Every now and then a scene from the movie Royal Tennenbaums, bubbles up in my thoughts and I laugh. In the movie, Ben Stiller is hyper-vigilant for disaster. Ben plays the character Chas and he has two little boys. Chas has his boys practice timed fire drills in the house. Fire alarms blaring in the background, Chas yells at the boys to go, go go! Once they safely exit the house, Chas clicks on his stop-watch to see if he and his boys will survive or be burned to a crisp.
I can relate to Chas’s character. I, too, have been known to awfulize. Perhaps my vigilance for disaster began in childhood. I had a vivid imagination and once believed I saw the outline of a bear in the darkened hallway of our house. It turned out to be a pile of rugs.
Then, when I was seventeen disaster did hit — my Father collapsed in the house and died from a massive heart attack.
But what’s over is over. All I’ve got is today. Why not have faith that there is a reason for the way things happen?
Being crisis-oriented is horrible. It robs life of joy, detracts from living in the moment.
Oddly, my worries took on a deja-vu turn a few years ago. My husband collapsed in the kitchen and at first I thought it was a repeat of what I experienced with my Father. But it was not a heart attack. He’d been broiling Leeks Au Gratin and bubbling cheese dribbled down the rubber mitts he wore, burning his wrist.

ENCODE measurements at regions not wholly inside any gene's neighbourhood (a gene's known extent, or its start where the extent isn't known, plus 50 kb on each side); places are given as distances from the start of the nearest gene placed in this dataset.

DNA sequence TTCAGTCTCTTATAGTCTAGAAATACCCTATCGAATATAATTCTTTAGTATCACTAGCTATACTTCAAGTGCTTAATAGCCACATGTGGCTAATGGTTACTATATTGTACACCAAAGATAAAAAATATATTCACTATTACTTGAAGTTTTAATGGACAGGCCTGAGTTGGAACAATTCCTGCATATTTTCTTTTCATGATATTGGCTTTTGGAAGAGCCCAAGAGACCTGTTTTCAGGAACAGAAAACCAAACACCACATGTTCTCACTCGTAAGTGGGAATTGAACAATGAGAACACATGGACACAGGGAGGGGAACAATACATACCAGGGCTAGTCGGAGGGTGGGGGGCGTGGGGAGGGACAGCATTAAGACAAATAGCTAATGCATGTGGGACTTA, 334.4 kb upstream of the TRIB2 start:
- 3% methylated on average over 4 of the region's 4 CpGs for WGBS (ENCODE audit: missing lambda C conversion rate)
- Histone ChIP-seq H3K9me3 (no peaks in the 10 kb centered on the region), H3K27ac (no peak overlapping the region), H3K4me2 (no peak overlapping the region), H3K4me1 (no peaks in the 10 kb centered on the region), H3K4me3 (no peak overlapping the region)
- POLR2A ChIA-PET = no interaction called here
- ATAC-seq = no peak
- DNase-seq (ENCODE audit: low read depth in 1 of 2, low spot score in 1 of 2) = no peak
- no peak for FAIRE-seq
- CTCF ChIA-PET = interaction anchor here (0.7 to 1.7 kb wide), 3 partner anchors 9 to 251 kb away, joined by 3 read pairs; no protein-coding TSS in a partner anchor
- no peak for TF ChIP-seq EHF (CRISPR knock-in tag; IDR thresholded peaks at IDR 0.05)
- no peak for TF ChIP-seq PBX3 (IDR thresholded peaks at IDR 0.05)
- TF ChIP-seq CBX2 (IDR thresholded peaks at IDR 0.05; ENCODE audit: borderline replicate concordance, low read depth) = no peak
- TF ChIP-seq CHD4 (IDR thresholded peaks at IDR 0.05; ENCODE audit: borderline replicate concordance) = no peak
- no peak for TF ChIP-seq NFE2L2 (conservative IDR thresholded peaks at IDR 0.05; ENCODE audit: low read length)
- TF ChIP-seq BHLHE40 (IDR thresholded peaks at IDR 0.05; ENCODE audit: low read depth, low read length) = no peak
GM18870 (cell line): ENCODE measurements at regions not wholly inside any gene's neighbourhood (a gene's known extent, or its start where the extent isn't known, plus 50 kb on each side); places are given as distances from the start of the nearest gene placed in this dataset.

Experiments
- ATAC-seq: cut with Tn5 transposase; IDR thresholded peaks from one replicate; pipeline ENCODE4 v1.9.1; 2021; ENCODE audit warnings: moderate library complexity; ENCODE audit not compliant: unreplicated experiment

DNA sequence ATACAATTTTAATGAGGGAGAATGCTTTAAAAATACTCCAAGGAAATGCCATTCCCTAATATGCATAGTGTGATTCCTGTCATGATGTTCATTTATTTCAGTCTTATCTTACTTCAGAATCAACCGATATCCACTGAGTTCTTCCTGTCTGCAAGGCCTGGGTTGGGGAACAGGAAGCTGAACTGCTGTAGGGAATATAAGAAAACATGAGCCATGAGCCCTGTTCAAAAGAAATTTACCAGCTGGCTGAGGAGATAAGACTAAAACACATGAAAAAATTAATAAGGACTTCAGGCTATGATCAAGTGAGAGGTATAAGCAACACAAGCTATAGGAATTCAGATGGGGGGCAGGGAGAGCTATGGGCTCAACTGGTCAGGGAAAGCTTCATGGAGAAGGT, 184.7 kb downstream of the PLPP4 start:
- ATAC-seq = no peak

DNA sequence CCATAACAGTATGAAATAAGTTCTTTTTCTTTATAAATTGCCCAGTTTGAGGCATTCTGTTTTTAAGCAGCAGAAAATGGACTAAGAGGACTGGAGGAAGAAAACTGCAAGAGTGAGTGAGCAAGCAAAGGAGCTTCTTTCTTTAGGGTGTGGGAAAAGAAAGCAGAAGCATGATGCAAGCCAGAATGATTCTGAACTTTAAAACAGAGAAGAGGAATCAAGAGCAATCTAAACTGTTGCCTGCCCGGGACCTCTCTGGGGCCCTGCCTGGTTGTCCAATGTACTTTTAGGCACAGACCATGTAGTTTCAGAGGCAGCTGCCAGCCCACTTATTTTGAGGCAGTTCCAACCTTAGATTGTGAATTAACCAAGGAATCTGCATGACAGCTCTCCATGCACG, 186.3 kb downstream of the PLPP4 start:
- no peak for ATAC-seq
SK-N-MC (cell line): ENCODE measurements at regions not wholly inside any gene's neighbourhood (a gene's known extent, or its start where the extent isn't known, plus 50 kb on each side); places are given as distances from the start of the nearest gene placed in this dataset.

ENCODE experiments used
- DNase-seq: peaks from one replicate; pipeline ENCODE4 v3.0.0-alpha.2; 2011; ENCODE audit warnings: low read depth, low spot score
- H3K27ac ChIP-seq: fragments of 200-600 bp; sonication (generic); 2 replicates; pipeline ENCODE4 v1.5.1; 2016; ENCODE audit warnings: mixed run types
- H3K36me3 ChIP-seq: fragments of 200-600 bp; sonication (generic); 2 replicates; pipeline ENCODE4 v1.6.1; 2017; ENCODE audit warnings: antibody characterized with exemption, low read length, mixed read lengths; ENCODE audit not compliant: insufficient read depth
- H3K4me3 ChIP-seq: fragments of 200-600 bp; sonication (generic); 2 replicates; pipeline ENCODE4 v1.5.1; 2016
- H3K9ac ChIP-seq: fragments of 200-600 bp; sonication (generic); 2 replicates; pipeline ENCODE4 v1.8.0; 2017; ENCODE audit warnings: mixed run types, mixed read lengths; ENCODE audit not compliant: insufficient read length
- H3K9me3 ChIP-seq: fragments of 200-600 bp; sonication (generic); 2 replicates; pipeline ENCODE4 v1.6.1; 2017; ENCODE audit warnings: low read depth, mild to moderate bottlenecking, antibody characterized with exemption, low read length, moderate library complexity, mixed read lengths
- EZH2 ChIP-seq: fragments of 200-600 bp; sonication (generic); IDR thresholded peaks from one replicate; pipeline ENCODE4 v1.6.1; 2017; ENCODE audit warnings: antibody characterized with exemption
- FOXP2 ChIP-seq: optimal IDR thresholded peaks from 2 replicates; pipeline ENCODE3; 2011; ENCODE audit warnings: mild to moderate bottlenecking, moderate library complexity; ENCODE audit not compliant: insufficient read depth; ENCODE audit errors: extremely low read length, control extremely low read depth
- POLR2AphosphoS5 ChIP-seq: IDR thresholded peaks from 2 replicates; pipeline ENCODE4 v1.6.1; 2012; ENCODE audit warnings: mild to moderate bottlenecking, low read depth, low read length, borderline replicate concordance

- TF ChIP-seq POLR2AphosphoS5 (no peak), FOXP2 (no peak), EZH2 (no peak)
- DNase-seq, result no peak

The doctor in the Emergency Room lightened things up about the Leeks disaster, joked about wine pairings.
My husband still makes Leeks Au Gratin. I just look the other way.
2 thoughts on “This is So Serious”
My husband called awfulizing, gunnysacking. I was guilty of it when I finally had enough and exploded loading the grievance with years of accumulated injustices. Nice writing. I look forward to more. Betsy
Gunnysacking. Never heard that used as a synonym for awfulizing, but I can see where it would work. If one is acting co-dependent and looking for disasters one is basically trapped inside a sack resisting one’s own reality. What an image!